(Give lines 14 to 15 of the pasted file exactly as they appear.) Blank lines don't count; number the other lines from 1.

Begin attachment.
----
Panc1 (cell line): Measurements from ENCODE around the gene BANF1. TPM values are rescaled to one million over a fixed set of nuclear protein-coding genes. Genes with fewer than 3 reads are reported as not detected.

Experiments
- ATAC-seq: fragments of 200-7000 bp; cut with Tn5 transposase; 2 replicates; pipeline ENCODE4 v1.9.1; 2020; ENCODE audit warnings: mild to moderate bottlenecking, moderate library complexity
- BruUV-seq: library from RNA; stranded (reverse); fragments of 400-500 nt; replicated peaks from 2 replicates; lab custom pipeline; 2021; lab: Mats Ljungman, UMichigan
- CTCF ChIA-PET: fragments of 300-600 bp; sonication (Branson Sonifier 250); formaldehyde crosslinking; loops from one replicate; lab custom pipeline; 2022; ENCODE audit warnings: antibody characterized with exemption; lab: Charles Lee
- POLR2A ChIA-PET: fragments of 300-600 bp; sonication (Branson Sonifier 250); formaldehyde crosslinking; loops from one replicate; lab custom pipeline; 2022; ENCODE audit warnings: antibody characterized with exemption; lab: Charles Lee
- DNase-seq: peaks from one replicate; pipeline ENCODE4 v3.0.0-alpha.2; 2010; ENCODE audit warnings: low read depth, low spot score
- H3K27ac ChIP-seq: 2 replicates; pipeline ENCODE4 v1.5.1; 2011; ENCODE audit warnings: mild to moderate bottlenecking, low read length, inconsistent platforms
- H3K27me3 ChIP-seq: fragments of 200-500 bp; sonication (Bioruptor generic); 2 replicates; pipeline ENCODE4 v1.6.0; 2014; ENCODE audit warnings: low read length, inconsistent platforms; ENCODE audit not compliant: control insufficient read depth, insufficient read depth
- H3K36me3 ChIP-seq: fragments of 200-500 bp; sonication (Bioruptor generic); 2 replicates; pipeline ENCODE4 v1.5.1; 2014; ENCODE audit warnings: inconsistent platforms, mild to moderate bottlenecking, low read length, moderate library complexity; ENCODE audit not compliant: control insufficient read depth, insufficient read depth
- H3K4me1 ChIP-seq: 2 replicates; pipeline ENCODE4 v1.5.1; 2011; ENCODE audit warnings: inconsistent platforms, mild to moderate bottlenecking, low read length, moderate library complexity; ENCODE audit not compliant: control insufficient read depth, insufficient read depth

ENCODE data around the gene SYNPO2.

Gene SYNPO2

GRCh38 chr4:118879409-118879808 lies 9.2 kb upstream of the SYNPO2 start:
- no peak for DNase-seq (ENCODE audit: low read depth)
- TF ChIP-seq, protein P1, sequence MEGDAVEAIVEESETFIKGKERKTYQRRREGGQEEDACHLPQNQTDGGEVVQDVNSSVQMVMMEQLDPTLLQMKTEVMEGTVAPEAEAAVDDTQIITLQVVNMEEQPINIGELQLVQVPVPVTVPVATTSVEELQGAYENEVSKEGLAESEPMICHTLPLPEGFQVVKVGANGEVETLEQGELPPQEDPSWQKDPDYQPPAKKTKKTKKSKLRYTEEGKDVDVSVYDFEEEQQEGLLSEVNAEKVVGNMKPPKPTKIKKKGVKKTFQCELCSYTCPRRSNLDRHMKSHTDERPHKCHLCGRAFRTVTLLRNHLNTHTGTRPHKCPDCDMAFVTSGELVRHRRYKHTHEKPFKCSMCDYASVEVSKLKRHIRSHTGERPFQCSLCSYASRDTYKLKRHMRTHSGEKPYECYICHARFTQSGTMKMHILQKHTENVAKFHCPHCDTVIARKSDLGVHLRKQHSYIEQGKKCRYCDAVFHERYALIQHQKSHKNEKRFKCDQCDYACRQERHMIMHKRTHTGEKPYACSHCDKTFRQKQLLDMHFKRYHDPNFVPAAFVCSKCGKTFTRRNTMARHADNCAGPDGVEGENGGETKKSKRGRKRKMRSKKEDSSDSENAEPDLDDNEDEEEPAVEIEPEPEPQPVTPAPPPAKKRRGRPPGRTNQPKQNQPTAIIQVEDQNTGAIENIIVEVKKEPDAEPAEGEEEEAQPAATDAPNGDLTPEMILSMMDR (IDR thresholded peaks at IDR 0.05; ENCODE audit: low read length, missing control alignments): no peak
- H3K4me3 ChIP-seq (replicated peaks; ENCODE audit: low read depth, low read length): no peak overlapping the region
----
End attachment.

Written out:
GRCh38 chr4:118879409-118879808 lies 9.2 kb upstream of the SYNPO2 start:
- no peak for DNase-seq (ENCODE audit: low read depth)